BOSTON – With puck drop inching closer as every minute, the Boston Bruins are excited to get their Eastern Conference Finals series with the Tampa Bay Lighting underway.
|Boston Bruins head coach Claude Julien instructs during practice at TD Garden in Boston Thursday, May 12, 2011 as they prepare for their NHL Stanley Cup Eastern Conference Finals hockey playoff series against the Tampa Bay Lightning which begins Saturday. (AP Photo/Elise Amendola) |
After both the Lighting and Bruins swept their Conference Semi-final series, the teams enjoyed nine and seven days off respectively. Getting back into the game-day route will be key for players and coaches to be ready to go come game time.
“I know I am excited and I was up early without being forced out of bed. And I think the players were the same way,” Bruins head coach Claude Julien said.
“A rest is always a good thing, but at the same time I think we all enjoy the rhythm that we get into when we are in the playoffs and to be able to start that again tonight is great for everybody.”
Tonight marks the first time the Bruins will play in the Conference Finals since 1992, and Boston will debut some line-up changes with tonight’s game starts.
Center Patrice Bergeron is recovering from a mild concussion suffered in Game 4 of the B’s second round series with Philadelphia and wasn’t present at the team’s morning skate. Bergeron did skate on his own this morning for the first time since his concussion.
“He just went out, had a light skate this morning,” Julien said.
“This is something that’s just protocol, he’s going through the normal stuff, and today was a light skate on his own.”
With Bergeron absent from the Bruins line-up, fellow center Chris Kelly will slide into Bergeron’s spot on the second line and rookie Tyler Seguin will make his NHL playoff debut, skating in the vacancy Kelly left on the third line.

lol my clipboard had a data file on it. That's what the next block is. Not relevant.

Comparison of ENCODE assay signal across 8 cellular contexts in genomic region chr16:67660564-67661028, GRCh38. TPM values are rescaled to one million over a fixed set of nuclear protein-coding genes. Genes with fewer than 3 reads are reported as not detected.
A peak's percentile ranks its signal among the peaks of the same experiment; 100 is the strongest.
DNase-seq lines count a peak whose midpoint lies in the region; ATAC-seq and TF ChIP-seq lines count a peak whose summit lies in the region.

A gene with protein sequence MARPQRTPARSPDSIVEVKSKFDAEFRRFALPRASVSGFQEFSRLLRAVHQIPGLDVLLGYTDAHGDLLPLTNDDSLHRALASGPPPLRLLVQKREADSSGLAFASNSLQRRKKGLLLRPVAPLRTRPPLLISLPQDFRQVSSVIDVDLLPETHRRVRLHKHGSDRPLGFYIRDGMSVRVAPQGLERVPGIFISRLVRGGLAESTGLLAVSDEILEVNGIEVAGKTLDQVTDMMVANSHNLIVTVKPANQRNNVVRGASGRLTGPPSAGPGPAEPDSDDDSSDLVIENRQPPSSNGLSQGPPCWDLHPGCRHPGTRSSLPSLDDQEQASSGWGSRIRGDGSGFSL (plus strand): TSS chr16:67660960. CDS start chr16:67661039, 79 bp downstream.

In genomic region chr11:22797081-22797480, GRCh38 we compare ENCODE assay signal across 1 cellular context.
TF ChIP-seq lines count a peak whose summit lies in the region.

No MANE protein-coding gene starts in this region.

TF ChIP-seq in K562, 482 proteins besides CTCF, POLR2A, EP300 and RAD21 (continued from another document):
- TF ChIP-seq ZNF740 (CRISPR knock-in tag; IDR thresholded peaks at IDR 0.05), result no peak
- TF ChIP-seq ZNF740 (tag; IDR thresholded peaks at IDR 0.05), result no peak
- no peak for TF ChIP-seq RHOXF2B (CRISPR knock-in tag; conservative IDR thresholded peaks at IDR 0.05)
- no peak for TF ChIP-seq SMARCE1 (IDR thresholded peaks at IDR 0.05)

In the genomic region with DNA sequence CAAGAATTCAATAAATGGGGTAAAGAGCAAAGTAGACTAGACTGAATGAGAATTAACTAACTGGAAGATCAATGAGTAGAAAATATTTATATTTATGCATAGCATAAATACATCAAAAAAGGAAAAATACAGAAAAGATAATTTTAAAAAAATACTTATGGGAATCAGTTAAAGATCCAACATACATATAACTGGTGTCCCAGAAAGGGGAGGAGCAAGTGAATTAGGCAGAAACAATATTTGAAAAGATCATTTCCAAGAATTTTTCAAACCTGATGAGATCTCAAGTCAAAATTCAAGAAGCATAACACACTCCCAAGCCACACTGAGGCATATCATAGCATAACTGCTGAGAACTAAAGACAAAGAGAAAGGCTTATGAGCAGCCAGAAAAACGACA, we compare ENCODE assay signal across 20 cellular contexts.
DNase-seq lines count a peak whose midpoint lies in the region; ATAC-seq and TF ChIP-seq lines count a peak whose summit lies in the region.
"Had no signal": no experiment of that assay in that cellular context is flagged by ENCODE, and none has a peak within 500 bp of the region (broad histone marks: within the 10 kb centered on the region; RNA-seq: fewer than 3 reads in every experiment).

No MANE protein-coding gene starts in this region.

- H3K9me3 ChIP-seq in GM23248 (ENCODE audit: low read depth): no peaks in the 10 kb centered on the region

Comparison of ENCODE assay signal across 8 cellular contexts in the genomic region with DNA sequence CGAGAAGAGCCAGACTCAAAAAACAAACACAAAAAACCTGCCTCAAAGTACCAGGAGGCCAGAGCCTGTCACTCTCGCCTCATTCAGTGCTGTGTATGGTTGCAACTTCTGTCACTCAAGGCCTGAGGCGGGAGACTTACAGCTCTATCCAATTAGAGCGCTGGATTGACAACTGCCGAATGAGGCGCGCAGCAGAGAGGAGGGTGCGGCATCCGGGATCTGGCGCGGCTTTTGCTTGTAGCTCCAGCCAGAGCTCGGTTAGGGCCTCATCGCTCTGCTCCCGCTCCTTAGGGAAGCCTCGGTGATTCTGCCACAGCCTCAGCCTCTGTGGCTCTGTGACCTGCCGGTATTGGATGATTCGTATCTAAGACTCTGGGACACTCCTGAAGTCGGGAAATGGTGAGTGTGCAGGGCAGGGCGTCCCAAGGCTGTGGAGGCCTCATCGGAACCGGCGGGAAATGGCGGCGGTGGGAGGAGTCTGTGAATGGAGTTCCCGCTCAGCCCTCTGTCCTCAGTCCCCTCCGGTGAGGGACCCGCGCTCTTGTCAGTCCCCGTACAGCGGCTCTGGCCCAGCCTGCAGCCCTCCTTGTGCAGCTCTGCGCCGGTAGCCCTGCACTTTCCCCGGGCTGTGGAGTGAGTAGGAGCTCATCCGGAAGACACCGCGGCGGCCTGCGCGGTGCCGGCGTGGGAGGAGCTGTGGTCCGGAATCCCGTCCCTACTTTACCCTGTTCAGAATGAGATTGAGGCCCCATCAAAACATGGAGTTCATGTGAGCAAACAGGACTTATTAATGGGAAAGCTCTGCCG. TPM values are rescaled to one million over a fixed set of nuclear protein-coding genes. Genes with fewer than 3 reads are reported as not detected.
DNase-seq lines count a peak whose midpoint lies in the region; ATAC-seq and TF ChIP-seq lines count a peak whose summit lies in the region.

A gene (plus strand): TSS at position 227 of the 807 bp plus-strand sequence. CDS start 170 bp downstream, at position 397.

The new lines have been practicing together all week, but patience will be key in allowing the lines to form some chemistry to get things going on the ice.
“We don’t have a choice. We had to move guys around and that’s part of hockey. Guys move around and play with different players, and it’s important for them to adapt,” Julien said.
“And sometimes you keep things simple and you work some chemistry in and before you know it you’re on the same page and you’re able to read off each other.”
Bergeron was also one of Boston’s top penalty killers. While the Bruins have plenty of suitable replacements it will be a key adjustment for the B’s, especially considering the high-output production of the Bolts power play and the up and down production of Boston’s own man-advantage.
“Somehow you have to neutralize their power play. If your power play is going to be as good as you hoped to be then it is up to the penalty kill to try and compensate a little bit with that by being extremely good,” Julien said.
“You have to stay, again, optimistic that they are going to continue doing the job. And our penalty killers are going to have to do a great job because the power play has been pretty successful so far in the playoffs.”